February, 2011

 

January 31 - February 10:

 1/31 - 2/3 (3 days):   

In calendars throughout the Northern hemisphere, this is the time of one of the eight great festivals in the solar year. This one, midway between the December Solstice and the March Equinox, is the feast of mid-winter best known in the west as Imbolc or Brigantia. The rites of fire and purification that are performed now clear the way for the returning light and resurgent vitality of spring.

2/1 - 14 (two weeks):

 

Greek festival honoring Dionysos, god of wine and of all passionate, ecstatic experience, in anticipation of the moment when Dionysos re-emerges from his winter phase as Hades/Plouton, king of the underworld, and is reborn in the Spring as the young god of male sexuality and ecstatic love. During this festival the vines are pruned and sprinkled with old wine, thus symbolically using the old blood to refresh the ever-renewing young blood of new life.

2/1 (Tue):

Feast of St. Bridget, Christian counterpart to the ancient Gaelic goddess Brigit, or Bridhe (See Jan. 23), whose feast is still commemorated each year with the weaving of green reeds into a design combining the features of the cross, the spiral and the swastika, symbolizing the eternal recurrence of new life.

2/1 - 2 (2 days):

In the Khemitian calendar, feast and birthday of Nut, the primordial sky netert who was said to hold all souls within her womb, and was the mother of Ausar (Osiris), Aset (Isis), Hor or "old Horus"--that is, Hor as light being, before his birth as son of Ausar and Aset--Set and Nebt-het (Nephthys). (Month of Pamenot, days 18 and 19)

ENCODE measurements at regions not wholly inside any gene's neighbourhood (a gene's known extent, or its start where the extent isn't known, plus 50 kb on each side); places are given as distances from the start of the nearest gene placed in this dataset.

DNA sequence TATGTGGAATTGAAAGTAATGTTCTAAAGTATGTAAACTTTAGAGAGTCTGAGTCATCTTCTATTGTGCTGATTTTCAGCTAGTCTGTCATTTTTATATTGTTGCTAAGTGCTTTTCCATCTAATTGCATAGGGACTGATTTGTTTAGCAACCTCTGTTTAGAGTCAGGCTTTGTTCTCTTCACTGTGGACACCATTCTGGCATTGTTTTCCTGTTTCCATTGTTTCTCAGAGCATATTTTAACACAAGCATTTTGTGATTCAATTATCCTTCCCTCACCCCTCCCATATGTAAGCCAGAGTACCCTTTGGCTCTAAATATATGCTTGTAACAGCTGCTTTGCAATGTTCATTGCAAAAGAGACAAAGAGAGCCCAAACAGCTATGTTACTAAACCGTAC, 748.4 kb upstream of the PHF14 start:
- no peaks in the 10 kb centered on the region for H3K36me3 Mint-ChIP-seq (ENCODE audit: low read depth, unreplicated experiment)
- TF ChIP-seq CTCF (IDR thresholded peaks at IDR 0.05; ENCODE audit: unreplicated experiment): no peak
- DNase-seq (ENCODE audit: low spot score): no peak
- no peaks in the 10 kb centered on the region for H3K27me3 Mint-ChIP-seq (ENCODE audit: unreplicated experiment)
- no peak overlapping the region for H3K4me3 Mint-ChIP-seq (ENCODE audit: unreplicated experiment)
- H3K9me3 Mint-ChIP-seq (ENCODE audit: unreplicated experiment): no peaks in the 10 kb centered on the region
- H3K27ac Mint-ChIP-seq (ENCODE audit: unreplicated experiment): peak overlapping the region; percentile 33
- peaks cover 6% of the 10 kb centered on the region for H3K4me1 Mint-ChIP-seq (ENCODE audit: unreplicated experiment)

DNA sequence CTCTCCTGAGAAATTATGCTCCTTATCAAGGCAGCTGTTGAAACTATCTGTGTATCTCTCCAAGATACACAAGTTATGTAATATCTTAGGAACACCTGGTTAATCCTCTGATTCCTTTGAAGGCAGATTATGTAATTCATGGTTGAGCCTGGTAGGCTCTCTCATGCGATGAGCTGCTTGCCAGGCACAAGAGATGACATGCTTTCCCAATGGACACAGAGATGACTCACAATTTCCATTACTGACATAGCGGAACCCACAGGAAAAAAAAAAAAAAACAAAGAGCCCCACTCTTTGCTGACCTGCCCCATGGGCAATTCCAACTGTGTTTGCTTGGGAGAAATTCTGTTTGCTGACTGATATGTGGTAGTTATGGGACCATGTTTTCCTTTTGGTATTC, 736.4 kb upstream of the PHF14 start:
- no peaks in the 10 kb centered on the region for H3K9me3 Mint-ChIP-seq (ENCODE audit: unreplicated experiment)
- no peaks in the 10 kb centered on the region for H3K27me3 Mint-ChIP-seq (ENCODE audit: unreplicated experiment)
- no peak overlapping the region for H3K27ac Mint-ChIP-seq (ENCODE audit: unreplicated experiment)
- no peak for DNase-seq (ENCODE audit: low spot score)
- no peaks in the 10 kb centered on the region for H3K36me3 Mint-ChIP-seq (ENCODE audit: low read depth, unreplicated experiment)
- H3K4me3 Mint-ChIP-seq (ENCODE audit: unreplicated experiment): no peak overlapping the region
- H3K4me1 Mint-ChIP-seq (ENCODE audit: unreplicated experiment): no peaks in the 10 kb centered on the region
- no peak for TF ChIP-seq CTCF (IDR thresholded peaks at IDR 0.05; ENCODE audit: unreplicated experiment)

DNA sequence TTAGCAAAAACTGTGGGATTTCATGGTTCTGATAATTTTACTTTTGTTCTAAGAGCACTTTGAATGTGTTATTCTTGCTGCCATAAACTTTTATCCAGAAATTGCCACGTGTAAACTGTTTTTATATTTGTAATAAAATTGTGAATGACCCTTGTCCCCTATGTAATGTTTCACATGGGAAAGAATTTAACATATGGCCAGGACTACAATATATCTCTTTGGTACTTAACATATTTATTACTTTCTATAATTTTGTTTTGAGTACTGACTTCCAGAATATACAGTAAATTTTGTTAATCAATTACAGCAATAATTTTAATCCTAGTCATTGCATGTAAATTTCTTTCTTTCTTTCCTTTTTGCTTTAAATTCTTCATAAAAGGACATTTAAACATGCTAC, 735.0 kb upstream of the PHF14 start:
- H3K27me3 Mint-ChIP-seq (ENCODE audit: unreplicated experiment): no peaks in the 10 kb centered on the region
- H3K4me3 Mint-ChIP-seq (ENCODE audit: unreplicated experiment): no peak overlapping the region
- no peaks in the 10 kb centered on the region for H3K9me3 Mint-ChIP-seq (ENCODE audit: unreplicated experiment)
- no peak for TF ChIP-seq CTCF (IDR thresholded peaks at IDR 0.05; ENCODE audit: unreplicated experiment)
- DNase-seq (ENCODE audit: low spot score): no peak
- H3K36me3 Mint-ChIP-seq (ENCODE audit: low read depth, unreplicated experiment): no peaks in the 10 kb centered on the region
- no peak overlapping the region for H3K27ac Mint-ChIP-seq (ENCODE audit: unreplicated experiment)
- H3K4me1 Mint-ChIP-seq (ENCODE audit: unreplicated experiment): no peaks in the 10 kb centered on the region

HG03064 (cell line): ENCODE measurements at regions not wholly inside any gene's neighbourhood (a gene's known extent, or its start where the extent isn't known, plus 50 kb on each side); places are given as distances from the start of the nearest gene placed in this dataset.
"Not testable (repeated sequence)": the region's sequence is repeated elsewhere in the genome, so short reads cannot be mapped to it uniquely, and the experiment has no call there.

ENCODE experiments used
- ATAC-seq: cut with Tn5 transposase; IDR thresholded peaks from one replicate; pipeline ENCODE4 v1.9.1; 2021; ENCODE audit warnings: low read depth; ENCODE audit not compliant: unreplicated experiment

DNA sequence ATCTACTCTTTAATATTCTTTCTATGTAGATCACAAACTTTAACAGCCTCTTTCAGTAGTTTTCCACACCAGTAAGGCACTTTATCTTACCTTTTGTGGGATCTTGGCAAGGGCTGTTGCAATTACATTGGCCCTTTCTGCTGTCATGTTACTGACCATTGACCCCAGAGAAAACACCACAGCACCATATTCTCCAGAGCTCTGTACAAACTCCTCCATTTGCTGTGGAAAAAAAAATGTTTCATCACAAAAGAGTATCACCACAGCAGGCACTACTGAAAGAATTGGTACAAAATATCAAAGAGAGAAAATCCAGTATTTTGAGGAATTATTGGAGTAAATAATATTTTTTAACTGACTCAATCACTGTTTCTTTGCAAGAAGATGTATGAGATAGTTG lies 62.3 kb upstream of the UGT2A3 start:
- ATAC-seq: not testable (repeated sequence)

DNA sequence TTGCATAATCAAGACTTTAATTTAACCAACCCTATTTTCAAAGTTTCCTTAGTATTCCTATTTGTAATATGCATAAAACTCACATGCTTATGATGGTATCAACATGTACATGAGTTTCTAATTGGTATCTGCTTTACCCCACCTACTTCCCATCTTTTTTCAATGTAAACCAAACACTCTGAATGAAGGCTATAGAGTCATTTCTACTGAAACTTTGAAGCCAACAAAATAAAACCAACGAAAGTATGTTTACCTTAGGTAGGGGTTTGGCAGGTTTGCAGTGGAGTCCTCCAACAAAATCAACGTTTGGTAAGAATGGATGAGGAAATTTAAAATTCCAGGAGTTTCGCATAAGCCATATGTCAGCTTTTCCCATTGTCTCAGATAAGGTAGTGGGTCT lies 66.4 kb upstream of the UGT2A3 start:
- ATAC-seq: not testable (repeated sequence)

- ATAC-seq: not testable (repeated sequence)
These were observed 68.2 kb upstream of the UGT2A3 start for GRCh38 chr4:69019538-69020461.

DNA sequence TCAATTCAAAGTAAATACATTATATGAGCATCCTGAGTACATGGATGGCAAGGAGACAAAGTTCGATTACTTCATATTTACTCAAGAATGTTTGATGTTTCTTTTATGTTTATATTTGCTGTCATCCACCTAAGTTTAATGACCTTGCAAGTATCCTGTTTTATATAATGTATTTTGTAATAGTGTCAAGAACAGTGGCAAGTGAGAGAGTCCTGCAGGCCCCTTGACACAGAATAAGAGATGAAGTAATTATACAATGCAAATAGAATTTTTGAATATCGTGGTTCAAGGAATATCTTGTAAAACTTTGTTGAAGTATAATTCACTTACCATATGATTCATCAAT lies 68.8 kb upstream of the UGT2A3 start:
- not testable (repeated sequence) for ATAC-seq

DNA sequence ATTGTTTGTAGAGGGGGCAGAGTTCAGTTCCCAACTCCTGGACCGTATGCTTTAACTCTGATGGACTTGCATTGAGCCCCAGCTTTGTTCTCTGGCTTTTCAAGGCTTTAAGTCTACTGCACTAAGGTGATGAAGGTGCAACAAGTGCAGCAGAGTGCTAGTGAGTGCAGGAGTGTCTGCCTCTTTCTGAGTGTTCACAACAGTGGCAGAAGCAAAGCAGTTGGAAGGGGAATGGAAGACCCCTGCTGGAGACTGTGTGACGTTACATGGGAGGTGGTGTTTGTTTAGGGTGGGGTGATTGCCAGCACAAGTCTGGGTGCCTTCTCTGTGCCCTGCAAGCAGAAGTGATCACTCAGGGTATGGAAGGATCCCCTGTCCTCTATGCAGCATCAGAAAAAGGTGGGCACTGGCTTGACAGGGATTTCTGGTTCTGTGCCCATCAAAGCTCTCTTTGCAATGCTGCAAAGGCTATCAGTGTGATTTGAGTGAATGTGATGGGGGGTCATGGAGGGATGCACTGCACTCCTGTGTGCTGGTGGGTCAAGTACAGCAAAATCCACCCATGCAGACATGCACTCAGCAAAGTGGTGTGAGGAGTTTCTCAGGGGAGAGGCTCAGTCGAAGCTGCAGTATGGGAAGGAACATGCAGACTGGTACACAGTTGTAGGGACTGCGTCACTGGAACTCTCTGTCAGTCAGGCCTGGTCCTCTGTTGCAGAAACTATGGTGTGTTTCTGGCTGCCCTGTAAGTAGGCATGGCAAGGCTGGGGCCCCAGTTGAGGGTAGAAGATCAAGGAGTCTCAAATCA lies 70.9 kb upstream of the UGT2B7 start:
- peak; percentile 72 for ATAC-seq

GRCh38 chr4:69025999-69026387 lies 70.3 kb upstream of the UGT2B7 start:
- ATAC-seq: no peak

2/2 (Wed):

 

Candlemas, feast of the purification of the Virgin on the day when Mary took the boy Jesus to the Temple for the first time. As the first presentation of the child in the temple and the ritual purification of the mother were always done 40 days after the birth of a boy (80 days for a girl), Candlemas always comes 40 days after Christmas. Since the Christian middle ages, candles blessed at the church on this day have been used the next day for the feast of St. Blaise, and are kept throughout the year for protection against dark forces.

Also the Festival of Februalia, honoring the old Roman goddess Februa, mother of Mars, later merged with Juno to become Juno Februa, so called because expiatory offerings called februa are made to her now, in the time of purification. This festival thus embodies the transition from the latent vitality of late winter to the awakening of spring, symbolized in many cultures by weather rituals -- such as Groundhog Day -- in which sun or rain, light or shadow, indicate whether winter will continue to rule, or yield soon to spring.

Among many East Asian Buddhists, 2/2 is Sojong Day, the last day of the old lunar year. Believers fast and perform rites of self-purification, and ask and grant forgiveness to clean uneasy energies from the soul and prepare for the New Year.

 

The Yoruba and Santeria peoples of Africa and the Americas honor Oya, the Orisha of death and rebirth, one of many manifestations of the one God Olodumare, bringer of life and death.

2/3 (Tue):